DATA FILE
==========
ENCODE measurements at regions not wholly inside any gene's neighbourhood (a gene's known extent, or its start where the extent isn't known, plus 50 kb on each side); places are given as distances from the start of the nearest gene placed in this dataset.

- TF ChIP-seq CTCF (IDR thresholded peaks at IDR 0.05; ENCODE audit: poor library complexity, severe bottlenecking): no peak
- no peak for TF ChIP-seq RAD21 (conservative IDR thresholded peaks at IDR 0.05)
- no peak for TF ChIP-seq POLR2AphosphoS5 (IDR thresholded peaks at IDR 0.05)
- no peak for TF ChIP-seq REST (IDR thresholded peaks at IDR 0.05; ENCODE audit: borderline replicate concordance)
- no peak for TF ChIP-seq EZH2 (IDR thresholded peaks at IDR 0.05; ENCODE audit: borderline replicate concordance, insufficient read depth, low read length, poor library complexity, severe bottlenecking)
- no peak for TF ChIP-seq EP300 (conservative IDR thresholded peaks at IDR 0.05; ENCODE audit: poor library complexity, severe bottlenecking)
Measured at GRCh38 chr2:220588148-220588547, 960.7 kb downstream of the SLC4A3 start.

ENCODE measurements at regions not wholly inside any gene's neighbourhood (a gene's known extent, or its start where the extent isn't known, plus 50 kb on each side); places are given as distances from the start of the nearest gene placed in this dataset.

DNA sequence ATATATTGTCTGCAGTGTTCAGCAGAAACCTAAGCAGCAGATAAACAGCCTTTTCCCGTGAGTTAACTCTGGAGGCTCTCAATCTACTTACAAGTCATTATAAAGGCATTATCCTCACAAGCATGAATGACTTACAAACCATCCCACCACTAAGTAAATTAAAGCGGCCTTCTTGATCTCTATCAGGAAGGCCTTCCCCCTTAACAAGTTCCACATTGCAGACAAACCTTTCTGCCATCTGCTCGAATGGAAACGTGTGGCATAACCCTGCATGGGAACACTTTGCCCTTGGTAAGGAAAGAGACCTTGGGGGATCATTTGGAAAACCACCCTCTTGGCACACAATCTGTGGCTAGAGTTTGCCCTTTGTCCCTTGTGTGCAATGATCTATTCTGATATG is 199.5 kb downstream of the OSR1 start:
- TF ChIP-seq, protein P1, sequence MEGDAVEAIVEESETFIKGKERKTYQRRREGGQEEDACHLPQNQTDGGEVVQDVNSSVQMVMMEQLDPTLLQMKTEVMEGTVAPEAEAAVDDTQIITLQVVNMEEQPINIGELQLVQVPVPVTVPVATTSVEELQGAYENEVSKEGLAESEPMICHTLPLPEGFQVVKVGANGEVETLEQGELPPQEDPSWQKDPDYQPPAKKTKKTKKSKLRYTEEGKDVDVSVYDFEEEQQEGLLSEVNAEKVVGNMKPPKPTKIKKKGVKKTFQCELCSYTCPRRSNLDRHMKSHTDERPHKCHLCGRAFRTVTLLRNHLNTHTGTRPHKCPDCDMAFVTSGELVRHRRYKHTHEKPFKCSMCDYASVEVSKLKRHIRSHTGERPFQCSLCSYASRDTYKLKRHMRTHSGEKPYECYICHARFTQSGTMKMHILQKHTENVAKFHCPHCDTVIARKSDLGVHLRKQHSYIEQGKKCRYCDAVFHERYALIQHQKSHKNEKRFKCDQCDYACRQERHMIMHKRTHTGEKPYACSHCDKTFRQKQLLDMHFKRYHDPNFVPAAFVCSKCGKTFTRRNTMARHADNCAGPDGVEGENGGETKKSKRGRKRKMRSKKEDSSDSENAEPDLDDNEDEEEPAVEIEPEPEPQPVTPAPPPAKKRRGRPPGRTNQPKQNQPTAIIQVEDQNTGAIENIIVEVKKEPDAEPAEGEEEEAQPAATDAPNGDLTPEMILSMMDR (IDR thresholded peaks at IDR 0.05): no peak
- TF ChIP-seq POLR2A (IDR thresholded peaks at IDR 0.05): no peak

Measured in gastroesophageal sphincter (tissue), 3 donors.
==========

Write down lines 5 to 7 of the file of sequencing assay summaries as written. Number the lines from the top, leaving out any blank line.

- no peak for TF ChIP-seq REST (IDR thresholded peaks at IDR 0.05; ENCODE audit: borderline replicate concordance)
- no peak for TF ChIP-seq EZH2 (IDR thresholded peaks at IDR 0.05; ENCODE audit: borderline replicate concordance, insufficient read depth, low read length, poor library complexity, severe bottlenecking)
- no peak for TF ChIP-seq EP300 (conservative IDR thresholded peaks at IDR 0.05; ENCODE audit: poor library complexity, severe bottlenecking)